When I think about our national political climate these days, I am like many Americans saddened by the hyper-partisan nature of things. For most of us, the constant wrangling about budgets, healthcare and "gotcha" politics is both exhausting and also less and less relevant to our daily lives. You can feel the growing alienation, and see how it reflects in the polls. In trying to come up with a way to explain it all, and being an optimistic person by nature, I have wanted to look past our current partisan follies and look to the future. And, that is when it hit me. Today's political infighting is reflective of an unspoken almost uniform cause.
For some it manifests as a fear that taxes will go up. For others, it is the fear that they'll never get a job. For many it is a sense that the challenge of keeping up is an irreconcilably losing game. Fear drives politics these days, and fear keeps us from listening to each other. But, what is not being discussed is the basic fear that is driving all of these manifestations: a fear that the United States' economy can no longer grow to create wealth and opportunity for all of us. This fear causes us to seek austerity, to worry about debt, to focus on inequality and to distrust one another. And, make no mistake, it is profoundly powerful and deep-seated.
I, for one, do not think that our opportunities for growth have passed. But, I do think that our politicians are not looking in the right places. Caught up in the current doctrinal food fight is the role of government and innovation. And as a result, government investment in technology is caught up in the spider web of sequestration and budgetary posturing. But what is lost in this conversation is the unassailable fact that government technology investment, particularly through the Department of Defense, is a major driver of economic growth and innovation in the U.S. economy.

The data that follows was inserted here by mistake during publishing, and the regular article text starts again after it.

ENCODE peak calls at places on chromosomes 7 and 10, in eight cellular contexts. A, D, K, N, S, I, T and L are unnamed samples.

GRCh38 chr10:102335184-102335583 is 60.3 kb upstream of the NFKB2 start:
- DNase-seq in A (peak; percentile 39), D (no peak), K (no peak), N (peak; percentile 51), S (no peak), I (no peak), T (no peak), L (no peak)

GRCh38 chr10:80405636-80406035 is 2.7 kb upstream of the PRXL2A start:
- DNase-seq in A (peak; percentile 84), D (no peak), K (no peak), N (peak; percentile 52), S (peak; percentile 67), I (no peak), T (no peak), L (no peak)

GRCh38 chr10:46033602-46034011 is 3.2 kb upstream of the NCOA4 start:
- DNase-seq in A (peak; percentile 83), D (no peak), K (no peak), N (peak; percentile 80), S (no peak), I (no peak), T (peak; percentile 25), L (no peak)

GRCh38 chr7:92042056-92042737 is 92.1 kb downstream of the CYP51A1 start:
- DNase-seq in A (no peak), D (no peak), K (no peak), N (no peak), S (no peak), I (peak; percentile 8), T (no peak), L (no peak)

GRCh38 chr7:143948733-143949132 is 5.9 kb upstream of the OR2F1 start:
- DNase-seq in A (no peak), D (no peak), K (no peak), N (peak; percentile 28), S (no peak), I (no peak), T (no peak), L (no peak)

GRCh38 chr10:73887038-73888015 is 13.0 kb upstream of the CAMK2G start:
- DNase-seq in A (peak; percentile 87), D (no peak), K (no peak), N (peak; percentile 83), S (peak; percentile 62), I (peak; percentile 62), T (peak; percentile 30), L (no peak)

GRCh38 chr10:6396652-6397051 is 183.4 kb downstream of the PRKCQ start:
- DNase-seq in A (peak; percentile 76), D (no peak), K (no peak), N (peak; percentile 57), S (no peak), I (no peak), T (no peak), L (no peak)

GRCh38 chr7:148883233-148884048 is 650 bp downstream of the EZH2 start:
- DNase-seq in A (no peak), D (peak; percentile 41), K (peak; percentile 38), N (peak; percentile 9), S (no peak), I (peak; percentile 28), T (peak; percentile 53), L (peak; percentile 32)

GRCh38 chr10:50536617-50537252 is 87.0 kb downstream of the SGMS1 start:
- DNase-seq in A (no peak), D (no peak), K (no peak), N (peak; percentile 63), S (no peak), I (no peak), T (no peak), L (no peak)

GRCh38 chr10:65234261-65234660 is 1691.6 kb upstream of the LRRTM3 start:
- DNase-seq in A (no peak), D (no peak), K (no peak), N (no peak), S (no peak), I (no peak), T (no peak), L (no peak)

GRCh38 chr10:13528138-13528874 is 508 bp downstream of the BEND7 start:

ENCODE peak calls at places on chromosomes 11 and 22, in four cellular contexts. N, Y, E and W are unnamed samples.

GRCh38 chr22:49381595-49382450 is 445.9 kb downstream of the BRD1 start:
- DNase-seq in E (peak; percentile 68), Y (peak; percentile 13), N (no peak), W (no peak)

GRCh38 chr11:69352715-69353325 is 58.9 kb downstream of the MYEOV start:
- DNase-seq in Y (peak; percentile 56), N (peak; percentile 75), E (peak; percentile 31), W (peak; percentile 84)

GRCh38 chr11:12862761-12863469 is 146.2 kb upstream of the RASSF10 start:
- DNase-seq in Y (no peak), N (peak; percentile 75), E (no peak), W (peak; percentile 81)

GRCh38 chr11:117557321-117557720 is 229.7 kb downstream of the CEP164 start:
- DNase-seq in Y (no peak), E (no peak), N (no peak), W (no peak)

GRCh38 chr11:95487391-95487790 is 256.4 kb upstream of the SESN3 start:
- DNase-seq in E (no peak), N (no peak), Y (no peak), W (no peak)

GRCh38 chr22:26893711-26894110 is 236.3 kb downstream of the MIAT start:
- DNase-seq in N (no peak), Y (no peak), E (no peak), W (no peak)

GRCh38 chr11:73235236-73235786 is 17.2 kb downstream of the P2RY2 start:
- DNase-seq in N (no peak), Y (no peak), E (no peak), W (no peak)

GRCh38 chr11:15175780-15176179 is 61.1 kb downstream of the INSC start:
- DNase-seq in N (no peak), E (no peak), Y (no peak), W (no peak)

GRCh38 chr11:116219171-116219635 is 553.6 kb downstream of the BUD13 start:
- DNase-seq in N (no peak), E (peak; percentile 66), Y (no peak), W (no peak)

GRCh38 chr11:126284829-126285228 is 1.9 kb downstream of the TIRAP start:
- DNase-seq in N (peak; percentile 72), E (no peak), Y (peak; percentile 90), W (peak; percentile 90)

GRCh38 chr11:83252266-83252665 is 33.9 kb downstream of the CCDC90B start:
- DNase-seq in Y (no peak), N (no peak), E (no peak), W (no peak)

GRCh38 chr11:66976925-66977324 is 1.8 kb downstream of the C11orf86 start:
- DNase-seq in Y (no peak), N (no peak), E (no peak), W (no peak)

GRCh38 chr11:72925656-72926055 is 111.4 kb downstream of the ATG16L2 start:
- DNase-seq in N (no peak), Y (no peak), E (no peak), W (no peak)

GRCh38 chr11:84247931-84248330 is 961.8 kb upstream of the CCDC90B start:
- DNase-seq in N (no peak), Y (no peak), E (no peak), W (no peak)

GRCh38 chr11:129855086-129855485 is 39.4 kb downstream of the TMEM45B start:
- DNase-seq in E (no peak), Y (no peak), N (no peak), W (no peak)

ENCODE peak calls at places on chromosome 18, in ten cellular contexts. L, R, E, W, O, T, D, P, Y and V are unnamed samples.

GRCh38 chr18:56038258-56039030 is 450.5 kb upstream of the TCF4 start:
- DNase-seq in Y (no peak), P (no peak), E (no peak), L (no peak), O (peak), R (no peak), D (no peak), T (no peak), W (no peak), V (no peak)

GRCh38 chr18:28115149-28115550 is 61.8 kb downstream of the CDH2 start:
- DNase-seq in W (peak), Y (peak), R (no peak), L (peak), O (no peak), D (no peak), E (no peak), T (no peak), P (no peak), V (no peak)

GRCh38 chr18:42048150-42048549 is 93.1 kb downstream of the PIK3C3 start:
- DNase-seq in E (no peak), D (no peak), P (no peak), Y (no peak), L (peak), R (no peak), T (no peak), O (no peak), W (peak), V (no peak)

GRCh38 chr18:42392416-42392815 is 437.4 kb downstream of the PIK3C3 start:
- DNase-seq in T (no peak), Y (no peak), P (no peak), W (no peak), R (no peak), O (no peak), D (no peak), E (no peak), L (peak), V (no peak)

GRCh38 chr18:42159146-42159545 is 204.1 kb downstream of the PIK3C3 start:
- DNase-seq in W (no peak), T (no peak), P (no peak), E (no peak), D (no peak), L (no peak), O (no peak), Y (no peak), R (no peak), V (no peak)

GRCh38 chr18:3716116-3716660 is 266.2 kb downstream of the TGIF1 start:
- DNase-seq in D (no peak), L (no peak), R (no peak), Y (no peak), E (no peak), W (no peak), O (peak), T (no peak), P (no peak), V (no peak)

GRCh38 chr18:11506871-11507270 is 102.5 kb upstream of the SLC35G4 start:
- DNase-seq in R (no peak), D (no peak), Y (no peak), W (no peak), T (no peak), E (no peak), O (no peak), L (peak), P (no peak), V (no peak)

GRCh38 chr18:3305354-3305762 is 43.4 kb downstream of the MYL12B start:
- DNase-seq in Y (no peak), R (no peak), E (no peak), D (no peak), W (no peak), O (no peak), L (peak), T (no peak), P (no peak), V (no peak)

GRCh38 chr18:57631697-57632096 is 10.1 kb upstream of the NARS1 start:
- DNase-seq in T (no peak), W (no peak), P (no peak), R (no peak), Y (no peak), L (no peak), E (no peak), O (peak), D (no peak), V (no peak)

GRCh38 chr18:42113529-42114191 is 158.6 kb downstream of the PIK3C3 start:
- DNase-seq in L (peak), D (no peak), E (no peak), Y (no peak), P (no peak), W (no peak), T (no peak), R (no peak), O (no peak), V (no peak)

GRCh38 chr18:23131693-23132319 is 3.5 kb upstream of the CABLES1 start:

From the railroads onward, the industrial waves that have shaped our economy and established the United States' industrial primacy were fostered and shaped by national security spending and entrepreneurial activity. The airplanes you fly in, the cars you drive, the computer you use, and the phone that allows you to keep up with your friends on Facebook all wouldn't exist today in the form that they do without a strong relationship between government and entrepreneurship. As a venture capitalist, I spend my time trying to find companies to start and sell within a short period of time. I don't create industrial waves -- I invest in the companies that ride them. And that is true for any venture investor.
I therefore believe it is essential that all of us who care about growth -- and I think that what our current political environment shows is that we all care mightily -- must communicate to our political leaders that we expect them to make intelligent decisions about how to spend or not spend our money. They must invest in our future growth.
With that in mind, Amplifier Ventures has partnered with the Commonwealth of Virginia and Arlington County Virginia to create a public/private partnership to promote a tighter link between national security agencies and entrepreneurs. It is called Tandem NSI -- which captures the importance of these two important drivers of economic growth. Perhaps most significantly, the public capital for this initiative was provided by a Republican governor to a Democratic leaning county and a private sector venture capital firm.
As we operate Tandem NSI in the coming months we hope to provide our friends in Congress with an example of how nonpartisan considerations of growth and opportunity can allow us to make rational choices on how we allocate our time and national wealth. We think it's better to build new furniture.
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